You know, this is about jobs. This economic recovery is about jobs. How anybody could go to any state in this country, and particularly to some of those in real duress, and say that we're in the midst of a strong recovery is a mystery to me.
Q One of the things that's plagued the U.S.-Russia relationship when it comes to this aid question for the last couple of years has been this kind of chicken and egg situation: We want Yeltsin to make the reforms and we'll give him the aid. He says, I need the aid first, then I'll make the reforms. How can we get out of that situation? And is it time for the West to maybe consider lowering the goalpost a little bit in terms of the prior conditions he has to implement before we come through with our aid?
THE PRESIDENT: Let me try to answer the question in this way: I believe that he is a man of real courage and real commitment to democracy. I believe, indeed, even his parliamentary opponents, who often say things with which I disagree, are engaged in the messy process of democracy which many other countries trying to move to a market economy, for example, have decided to postpone until they get the market reforms underway.
So I believe that they've made enough effort for us to try to engage them in specific actions that will produce economic results. Now, I don't want to make any sweeping commitments that would indicate that I would disregard a move toward reform or disregard issues that have been at play before -- proliferation issues and others. But I'm going there to this meeting with the intention of trying to more aggressively engage the United States in the economic and political revitalization of Russia. I agree, frankly, with the general thrust of President Nixon's article in The New York Times today.
Q Mr. President, why would you expect members of Congress to be swayed by this event here today when big-city mayors would obviously support your package -- it's a veritable goody basket for them?
THE PRESIDENT: A veritable what?
Q Goody basket.
THE PRESIDENT: Well, I disagree with that. It is not nearly as much money as most of them believe we should need. And not all of them here are big-city mayors.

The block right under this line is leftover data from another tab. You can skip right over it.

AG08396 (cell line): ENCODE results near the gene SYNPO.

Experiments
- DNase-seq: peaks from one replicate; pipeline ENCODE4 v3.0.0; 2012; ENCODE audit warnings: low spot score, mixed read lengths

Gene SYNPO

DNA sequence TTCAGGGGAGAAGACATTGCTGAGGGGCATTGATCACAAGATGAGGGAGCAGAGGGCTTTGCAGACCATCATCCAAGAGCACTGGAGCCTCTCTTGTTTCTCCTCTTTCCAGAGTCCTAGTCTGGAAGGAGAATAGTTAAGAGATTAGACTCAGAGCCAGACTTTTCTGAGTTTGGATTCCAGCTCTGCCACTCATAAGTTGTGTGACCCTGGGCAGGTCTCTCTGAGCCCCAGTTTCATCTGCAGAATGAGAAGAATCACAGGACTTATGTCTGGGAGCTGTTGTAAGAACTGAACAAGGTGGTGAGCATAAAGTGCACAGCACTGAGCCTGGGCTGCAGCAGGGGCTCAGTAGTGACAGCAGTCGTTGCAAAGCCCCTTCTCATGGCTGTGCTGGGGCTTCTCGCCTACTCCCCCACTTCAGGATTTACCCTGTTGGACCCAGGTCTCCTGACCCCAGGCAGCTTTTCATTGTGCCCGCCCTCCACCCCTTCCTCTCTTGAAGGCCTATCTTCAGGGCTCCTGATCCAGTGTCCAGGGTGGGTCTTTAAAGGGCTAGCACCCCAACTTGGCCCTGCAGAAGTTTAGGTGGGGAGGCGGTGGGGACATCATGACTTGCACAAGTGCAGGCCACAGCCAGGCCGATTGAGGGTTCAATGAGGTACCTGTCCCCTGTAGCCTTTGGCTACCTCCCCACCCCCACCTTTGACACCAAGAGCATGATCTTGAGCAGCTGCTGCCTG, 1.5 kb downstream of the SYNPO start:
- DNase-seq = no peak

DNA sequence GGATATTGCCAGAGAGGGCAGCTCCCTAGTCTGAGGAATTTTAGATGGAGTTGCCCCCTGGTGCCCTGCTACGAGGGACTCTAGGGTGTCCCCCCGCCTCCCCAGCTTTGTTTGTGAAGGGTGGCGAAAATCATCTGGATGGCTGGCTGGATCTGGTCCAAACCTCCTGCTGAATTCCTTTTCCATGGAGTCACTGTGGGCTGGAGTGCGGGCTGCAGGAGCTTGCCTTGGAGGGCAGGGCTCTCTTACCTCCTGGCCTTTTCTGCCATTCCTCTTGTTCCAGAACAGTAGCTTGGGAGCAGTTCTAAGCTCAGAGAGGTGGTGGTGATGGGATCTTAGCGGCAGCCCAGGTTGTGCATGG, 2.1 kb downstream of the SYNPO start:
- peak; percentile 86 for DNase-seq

I think -- the fundamental issue is really here whether you believe there is a distinction between investing in infrastructure and technology, in people, and just continuing present government spending patterns; and whether you really believe that seven-percent unemployment and another decade of stagnant wages is an acceptable economic course for America. I just think that this notion that -- let me tell you what I really think is going on. (Laughter.) Let me tell you what I really think is going on -- and I say this to compliment the Congress to some extent on this issue.
I think the American people liked it when I offered 150 specific spending cuts, and they said they wanted more. But if you do a poll, the people are still trying to come to grips with the reality of the budget. They'll also say, do you want us to spend more on jobs, education and health care? Eighty percent will say yes. Do you want Congress to find more budget cuts? Eighty percent will say yes.
So the issue is not whether there should be more budget cuts. Indeed, the process that I announced, the six-month process that I announced for the national performance review that the Vice President is overseeing will produce more reductions in spending. There is no question about it. The issue is whether under the general shield of saying we need to reduce spending, we'll step away from investment. Just because a mayor wants to do it doesn't make it wrong, doesn't make it pork, and doesn't make it useless. I mean, we have tried ignoring the cities for 12 years, and it has not been a very successful economic strategy for the country. (Applause.)
Q Are you concerned, sir, at all by indications that your mercy flights to Bosnia are actually increasing the violence there, increasing the ethnic cleansing? And if so, what could you do about it, sir? Any thought of --
THE PRESIDENT: Well, first of all, let me say, both at the National Security meeting and again this morning in our morning briefing I asked and pressed this question that's being asserted in the press. And it is true -- I mean, we knew when we dropped food into a contested area in eastern Bosnia where there had been a buildup of fighting over time that we were dropping food to people who were at risk. That's precisely one of the reasons that that's an area we were asked to look at for airlift because the cars couldn't get in there -- I mean the trucks couldn't get in there.
But all I can tell you is the people I have asked in the privacy of the Oval Office and the privacy of the National Security meetings, frankly, just dispute that assumption. They do not believe that the airlift has exposed the Bosnians to any more danger than they otherwise would have been exposed to. And the surveillance we've done indicates that there has been actually slightly more accuracy in the drops from the altitude we chose for safety for our pilots than we thought there would be.
So would I reexamine it if I thought they were doing more harm than good? Of course, I would. But I can tell you that I have pressed that point very hard in our meetings and our people simply dispute the proposition.